Chinese: 菊苣

Pinyin: Jú Jù

Parts used: All parts

TCM category: Herbs that relieve Food Stagnation

TCM nature: Cool

TCM taste(s): Bitter

Meridian affinity: BladderSpleenLiver

Scientific name: Cichorium intybus

Other names: Common chicory, Blue daisy, Blue dandelion, Blue sailors, Blue weed, Bunk, Coffeeweed, Cornflower, Hendibeh, Horseweed, Ragged sailors, Succory, Wild bachelor's buttons and Wild endive

Use of chicory (Jú Jù) in TCM

Please note that you should never self-prescribe TCM ingredients. A TCM ingredient is almost never eaten on its own but as part of a formula containing several ingredients that act together. Please consult a professional TCM practitionner, they will be best able to guide you.

Preparation: Remove impurities, wash, soak in water, cut in parts and dry.

Dosage: 9 - 18 grams

Main actions according to TCM*: Clears the Liver. Strengthens the Gallbladder and Stomach and smooths digestion. Facilitates urination and reduces swelling.

Primary conditions or symptoms for which chicory may be prescribed by TCM doctors*: Edema Oliguria Jaundice Stomach rumble Loss of appetite Indigestion

Key TCM concepts behind chicory's properties

In Traditional Chinese Medicine (TCM), chicory are plants that belong to the 'Herbs that relieve Food Stagnation' category. These herbs typically possess digestive and Food moving properties as they relate to the Stomach and Spleen. Some of these herbs are high in digestive enzymes and have varying specific abilities to help with the digestion of food.

Furthermore chicory are plants that are Cool in nature. This means that chicory tend to help people who have too much "heat" in their body, although with less effect than a plant that would be Cold in nature. Balance between Yin and Yang is a key health concept in TCM. Those who have too much heat in their body are said to either have a Yang excess (because Yang is Hot in nature) or a Yin deficiency (Yin is Cold in Nature). Depending on your condition chicory can help restore a harmonious balance between Yin and Yang.

Chicory also taste Bitter. The so-called "five elements" theory in Chinese Medicine states that the taste of TCM ingredients is a key determinant of their action in the body. Bitter ingredients like chicory tend to have a cleansing action on the body by clearing heat, drying dampness and promoting elimination via urination or bowel movements.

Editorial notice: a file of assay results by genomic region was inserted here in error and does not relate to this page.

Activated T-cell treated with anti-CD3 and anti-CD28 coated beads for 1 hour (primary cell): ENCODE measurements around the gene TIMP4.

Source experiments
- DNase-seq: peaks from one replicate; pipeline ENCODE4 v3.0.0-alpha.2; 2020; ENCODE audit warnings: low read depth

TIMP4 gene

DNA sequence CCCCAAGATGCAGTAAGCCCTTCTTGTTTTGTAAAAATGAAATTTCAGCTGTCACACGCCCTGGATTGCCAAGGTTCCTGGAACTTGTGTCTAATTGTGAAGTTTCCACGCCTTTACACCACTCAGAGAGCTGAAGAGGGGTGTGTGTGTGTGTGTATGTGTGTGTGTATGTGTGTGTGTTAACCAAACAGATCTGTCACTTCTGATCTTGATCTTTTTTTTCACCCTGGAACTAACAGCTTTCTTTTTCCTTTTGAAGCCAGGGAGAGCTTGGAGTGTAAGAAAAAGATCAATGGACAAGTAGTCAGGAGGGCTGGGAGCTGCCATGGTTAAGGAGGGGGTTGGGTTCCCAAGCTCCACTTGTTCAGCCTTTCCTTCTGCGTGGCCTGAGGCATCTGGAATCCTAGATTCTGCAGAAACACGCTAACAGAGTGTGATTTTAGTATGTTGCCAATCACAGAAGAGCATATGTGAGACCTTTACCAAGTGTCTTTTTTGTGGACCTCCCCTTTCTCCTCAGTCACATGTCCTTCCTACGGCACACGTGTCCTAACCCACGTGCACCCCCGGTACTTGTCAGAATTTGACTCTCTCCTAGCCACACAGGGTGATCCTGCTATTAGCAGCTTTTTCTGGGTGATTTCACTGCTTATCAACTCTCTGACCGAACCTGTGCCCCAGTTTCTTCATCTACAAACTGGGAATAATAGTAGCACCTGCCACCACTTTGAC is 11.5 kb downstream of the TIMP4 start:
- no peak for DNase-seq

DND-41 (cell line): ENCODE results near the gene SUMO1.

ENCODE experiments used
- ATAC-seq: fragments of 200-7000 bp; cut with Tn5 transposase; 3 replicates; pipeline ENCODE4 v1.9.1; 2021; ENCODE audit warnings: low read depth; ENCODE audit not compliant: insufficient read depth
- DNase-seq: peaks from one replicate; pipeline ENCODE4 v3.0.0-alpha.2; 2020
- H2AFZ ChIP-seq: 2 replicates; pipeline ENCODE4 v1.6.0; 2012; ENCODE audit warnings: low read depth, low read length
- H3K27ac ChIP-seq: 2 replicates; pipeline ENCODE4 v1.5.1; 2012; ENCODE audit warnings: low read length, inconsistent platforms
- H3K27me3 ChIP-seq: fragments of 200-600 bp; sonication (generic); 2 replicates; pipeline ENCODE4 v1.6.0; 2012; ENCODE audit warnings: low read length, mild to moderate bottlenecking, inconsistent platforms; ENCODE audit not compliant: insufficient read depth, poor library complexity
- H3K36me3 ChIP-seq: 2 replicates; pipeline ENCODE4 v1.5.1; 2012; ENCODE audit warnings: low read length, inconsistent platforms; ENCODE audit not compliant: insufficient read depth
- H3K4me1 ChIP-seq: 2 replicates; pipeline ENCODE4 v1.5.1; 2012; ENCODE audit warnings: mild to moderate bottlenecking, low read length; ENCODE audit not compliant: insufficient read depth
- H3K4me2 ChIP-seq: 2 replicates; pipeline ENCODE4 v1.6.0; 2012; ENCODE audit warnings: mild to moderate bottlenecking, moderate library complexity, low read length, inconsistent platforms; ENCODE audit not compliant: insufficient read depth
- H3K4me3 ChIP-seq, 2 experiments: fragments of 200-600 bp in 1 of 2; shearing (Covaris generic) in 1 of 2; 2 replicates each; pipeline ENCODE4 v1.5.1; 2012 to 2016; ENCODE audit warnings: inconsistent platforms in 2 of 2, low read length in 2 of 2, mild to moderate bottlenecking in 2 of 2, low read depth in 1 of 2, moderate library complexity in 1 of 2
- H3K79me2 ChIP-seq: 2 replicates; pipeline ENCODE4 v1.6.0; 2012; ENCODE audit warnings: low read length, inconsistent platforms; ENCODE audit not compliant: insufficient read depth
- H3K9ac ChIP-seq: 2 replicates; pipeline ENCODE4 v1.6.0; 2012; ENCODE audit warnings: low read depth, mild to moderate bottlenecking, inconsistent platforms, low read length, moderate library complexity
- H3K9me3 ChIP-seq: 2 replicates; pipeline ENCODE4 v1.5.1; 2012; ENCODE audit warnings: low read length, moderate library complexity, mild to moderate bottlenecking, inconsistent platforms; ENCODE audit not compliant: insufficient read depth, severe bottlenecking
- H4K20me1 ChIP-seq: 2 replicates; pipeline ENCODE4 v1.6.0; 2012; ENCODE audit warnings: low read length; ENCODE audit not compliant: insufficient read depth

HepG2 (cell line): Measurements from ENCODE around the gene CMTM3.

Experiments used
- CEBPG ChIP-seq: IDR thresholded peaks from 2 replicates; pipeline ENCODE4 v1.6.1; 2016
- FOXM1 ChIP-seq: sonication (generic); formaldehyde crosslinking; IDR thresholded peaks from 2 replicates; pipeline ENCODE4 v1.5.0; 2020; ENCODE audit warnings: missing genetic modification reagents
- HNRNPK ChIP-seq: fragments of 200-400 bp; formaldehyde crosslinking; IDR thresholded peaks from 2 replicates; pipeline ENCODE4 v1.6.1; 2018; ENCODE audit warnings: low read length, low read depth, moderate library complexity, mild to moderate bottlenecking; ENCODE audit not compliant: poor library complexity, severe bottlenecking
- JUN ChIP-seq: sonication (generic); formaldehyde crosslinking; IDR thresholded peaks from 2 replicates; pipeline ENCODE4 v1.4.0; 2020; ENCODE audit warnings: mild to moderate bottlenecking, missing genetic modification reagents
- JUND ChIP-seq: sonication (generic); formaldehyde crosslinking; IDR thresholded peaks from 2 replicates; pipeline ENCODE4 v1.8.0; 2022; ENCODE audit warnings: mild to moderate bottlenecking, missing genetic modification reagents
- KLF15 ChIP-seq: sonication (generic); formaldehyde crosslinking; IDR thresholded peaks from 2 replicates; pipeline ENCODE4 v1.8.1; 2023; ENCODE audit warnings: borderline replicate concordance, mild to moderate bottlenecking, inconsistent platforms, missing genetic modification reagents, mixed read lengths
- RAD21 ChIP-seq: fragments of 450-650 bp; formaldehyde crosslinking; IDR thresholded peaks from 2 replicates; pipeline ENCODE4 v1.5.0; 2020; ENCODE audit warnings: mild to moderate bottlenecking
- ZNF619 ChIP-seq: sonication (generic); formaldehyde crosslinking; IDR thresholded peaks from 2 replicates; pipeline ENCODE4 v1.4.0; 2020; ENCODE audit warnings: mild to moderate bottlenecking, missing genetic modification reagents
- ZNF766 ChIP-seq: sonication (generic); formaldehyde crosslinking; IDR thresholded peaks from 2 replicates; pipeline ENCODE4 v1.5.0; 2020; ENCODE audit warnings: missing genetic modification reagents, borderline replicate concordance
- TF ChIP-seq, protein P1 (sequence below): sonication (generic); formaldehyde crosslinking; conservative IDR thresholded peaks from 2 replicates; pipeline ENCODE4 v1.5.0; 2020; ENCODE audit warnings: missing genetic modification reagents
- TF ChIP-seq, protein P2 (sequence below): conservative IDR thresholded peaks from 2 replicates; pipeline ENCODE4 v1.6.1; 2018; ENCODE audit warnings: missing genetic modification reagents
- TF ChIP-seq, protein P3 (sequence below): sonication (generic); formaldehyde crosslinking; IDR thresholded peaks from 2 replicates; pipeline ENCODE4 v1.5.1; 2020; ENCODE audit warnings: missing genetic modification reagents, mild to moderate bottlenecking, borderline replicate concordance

The tastes of ingredients in TCM also determine what organs and meridians they target. As such chicory are thought to target the Bladder, the Spleen and the Liver. In TCM the impure water collected by the Kidneys that cannot be used by the body is sent to the Bladder for storage and excretion as urine. The Spleen on the other hand assists with digestion, blood coagulation and fluid metabolism in the body. The Liver is often referred as the body's "general" because it is in charge of regulating the movements of Qi and body fluids. It also takes a leading role in balancing our emotions.

Research on chicory

In a study on rats, hepatic glucose-6-phosphatase activity (Glc-6-Pase) was markedly reduced by an ethanolic extract of Cichorium intybus (CIE) when compared to the control group. The reduction in the hepatic Glc-6-Pase activity could decrease hepatic glucose production, which in turn results in lower concentration of blood glucose in CIE-treated diabetic rats. In conclusion, Cichorium intybus could ameliorate diabetic state.1

Root extracts of Cichorium intybus have anti-hepatotoxic effects (i.e. protective effects on liver cells).2


1. P.N. Pushparaj, H.K. Low, J. Manikandan, B.K.H. Tan, C.H. Tan (2007). Anti-diabetic effects of Cichorium intybus in streptozotocin-induced diabetic rats. Journal of Ethnopharmacology, Volume 111, Issue 2, Pages 430-434. DOI:

2. Rasheeduz Zafar, S. Mujahid Ali (1998). Anti-hepatotoxic effects of root and root callus extracts of Cichorium intybus L. Journal of Ethnopharmacology, Volume 63, Issue 3, Pages 227-231. DOI: